You'll eat several small meals throughout the day so you never feel too full or too hungry, which also promotes consistent energy levels. A substantial afternoon snack that contains protein, high-quality fats and fiber prevents your being so hungry at dinner that you overeat or make poor nutritional choices. One of Brazier's smoothies, a homemade energy bar or Thrive-recipe vegetable crackers with pineapple salsa, are examples of such snacks.

Daily Specifics on the Thrive Diet

Brazier recommends you consume a nutritious smoothie consisting of blended whole foods daily. His book has examples, such as a pomegranate smoothie containing banana, dates, pomegranate seeds, flaxseed, hemp protein and cayenne; or a ginger pear smoothie made with banana, pear, flaxseed, hemp protein and fresh ginger.

A large, green salad is also included as part of the everyday meal plan. Make the salad using dark green vegetables, including baby spinach, kale and collards. Top the salad with a homemade dressing made from cold-pressed oils, not a bottled dressing.

Include a raw energy bar daily made from nuts, dried fruits -- unsweetened, with no added sugar -- seeds and sometimes added hemp protein. You can make your own from recipes provided by Brazier in his book, or purchase one marketed through his Vega brand of products.

Meal Ideas on the Thrive Diet

The book, "Thrive: The Vegan Nutrition Guide to Optimal Performance in Sports and Life," provides the 12-week menu plan with recipes and suggestions for natural nutrition. You won't find bacon, eggs, packaged cereal, burgers, fries or chips on the Thrive Diet. Even typical "diet" foods, such as grilled chicken breast, yogurt and whole wheat bread, are also off the menu.

A Thrive diet breakfast may consist of yam pancakes with agave nectar and fruit; homemade banana, ginger and pear cereal with almond milk; or a green smoothie made with romaine, dates, honeydew melon, flaxseed, hemp protein and fresh ginger. For lunches, you might make a cucumber pesto salad; a beet pizza with sunflower seed crust; or dinosaur kale wrapped around shredded carrots, shredded seaweed, avocado and quinoa with a side of carrot soup. At dinner, enjoy creamy carrot salad with tahini dressing; a pecan-sunflower burger with mixed greens or zucchini pasta with sun-dried tomato marinara and pepper soup. Snacks include homemade crackers made from lentils or ground vegetables and almonds; energy bars; smoothies; seaweed salads; roast plantain chips; and vegetable soups.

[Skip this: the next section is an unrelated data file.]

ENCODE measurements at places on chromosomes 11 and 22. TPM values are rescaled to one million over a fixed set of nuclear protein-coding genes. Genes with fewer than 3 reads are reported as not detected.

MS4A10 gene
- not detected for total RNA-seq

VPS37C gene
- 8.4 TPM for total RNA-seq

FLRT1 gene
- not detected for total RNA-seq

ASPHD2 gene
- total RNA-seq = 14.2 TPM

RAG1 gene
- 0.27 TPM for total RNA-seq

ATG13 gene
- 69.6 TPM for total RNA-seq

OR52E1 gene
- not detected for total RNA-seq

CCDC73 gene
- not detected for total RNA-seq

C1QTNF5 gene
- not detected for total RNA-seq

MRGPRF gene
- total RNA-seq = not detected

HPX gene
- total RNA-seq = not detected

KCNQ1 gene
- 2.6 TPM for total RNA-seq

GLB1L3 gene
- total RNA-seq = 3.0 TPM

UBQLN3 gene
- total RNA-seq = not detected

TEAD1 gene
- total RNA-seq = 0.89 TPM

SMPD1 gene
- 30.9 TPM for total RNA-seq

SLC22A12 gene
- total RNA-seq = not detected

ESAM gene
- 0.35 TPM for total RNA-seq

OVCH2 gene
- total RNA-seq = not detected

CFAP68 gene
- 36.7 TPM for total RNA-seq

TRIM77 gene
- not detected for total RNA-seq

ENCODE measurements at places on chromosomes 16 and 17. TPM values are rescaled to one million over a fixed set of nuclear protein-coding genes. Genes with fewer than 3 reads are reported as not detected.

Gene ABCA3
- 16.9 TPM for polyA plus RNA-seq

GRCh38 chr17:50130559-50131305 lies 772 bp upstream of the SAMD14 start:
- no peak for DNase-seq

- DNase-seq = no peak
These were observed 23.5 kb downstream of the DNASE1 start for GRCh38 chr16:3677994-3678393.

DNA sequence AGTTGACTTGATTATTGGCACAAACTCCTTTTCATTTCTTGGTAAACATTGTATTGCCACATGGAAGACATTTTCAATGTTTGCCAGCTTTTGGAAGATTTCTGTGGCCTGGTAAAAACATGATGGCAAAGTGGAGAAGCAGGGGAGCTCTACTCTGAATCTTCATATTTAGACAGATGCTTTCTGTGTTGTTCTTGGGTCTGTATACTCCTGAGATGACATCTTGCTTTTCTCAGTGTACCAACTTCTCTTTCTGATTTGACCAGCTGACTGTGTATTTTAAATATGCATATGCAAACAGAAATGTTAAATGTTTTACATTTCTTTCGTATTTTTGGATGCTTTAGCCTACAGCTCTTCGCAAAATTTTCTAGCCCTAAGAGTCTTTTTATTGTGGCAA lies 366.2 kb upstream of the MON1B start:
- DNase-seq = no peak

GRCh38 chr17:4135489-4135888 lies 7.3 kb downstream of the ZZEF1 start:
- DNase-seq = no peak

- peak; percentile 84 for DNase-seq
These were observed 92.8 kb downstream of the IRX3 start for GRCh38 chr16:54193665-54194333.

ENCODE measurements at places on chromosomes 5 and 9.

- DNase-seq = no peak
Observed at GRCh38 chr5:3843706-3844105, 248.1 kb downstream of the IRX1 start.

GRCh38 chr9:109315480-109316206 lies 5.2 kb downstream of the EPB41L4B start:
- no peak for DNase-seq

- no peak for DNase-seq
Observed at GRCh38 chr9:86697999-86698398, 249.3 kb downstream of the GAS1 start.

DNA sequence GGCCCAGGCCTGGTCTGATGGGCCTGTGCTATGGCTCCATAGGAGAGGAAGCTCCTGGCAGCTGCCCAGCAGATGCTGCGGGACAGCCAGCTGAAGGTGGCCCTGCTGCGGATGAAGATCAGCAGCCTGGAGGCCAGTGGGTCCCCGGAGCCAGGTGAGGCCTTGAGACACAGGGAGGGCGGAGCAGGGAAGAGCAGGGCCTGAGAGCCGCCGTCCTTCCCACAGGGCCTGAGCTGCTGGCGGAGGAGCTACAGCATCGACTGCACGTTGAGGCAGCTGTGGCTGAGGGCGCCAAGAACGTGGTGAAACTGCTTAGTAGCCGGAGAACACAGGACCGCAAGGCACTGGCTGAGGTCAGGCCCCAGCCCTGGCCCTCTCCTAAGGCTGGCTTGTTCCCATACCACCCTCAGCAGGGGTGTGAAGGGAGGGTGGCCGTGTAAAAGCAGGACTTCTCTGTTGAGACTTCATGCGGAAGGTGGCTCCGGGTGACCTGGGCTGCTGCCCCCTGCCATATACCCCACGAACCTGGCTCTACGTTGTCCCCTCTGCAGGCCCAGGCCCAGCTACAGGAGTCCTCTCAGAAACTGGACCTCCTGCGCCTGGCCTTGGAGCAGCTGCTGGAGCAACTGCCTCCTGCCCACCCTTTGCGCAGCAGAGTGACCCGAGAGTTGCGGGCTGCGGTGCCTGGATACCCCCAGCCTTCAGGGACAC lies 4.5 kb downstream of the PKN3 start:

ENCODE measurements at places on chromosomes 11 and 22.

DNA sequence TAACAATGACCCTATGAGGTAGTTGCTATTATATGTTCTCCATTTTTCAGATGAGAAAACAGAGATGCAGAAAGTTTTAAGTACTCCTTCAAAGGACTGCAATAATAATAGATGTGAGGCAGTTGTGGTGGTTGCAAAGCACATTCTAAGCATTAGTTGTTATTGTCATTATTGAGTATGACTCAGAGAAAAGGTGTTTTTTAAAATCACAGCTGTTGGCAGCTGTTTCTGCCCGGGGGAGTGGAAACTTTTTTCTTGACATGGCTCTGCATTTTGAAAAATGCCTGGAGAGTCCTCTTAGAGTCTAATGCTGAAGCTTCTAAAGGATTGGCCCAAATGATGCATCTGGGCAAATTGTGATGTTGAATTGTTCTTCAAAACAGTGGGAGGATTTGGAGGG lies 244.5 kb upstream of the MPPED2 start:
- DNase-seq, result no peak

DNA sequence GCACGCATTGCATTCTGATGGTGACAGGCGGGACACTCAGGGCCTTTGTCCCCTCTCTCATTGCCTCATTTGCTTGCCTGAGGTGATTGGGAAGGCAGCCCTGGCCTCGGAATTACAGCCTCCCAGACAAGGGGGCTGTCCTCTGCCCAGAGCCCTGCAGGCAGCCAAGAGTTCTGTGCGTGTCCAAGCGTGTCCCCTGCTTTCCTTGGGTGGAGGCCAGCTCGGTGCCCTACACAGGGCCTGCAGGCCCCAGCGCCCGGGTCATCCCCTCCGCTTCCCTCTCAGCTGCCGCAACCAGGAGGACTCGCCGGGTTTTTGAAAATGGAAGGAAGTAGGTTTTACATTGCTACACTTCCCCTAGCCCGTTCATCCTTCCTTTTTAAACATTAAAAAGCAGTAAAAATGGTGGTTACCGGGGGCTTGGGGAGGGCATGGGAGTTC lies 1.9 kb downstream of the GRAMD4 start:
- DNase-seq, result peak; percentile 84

Exercise on the Thrive Plan

Brazier maintains that exercise is critical to the development and maintenance of optimal health. As a competitive athlete, Brazier does more than the 150 minutes recommended weekly by the Centers for Disease Control and Prevention, but doesn't expect everyone to exercise at his intensity.

A minimum of 20 minutes per day is acceptable when starting an exercise routine. He recommends alternating days doing cardiovascular exercise, such as brisk walking or swimming, and resistance training, with one full day off for rest per week. Over time, you can increase intensity and duration, if it suits your interests and disposition.

The online version of the Thrive Diet offers more detailed workouts and exercise recommendations. Brazier provides tips for nutritional support for each workout and emphasizes the importance of pre- and post-exercise nutrition, as well as fuel during exercise, when you participate in long endurance sessions. The lessons and advice are detailed, but emphasize using whole, highly nutritious foods for energy and recovery to optimize your performance.

Challenges on the Thrive Diet

The meal plans are nutritionally complete and satisfying, but some of the foods may be new to you and the new flavors may require some time to adjust to. Also, foods like dulse, amaranth and rooibos may not be readily available in commercial grocery stores, so you may need to find a specialty store or seek them out online. Many of the recipes require a high-quality blender, a coffee grinder -- for grinding nuts and seeds -- and a food processor.

The meals can take time to prepare. Planning and preparation are required if you transport your lunch or eat breakfast on-the-go. Eating out at restaurants or in other people's homes can also pose a challenge.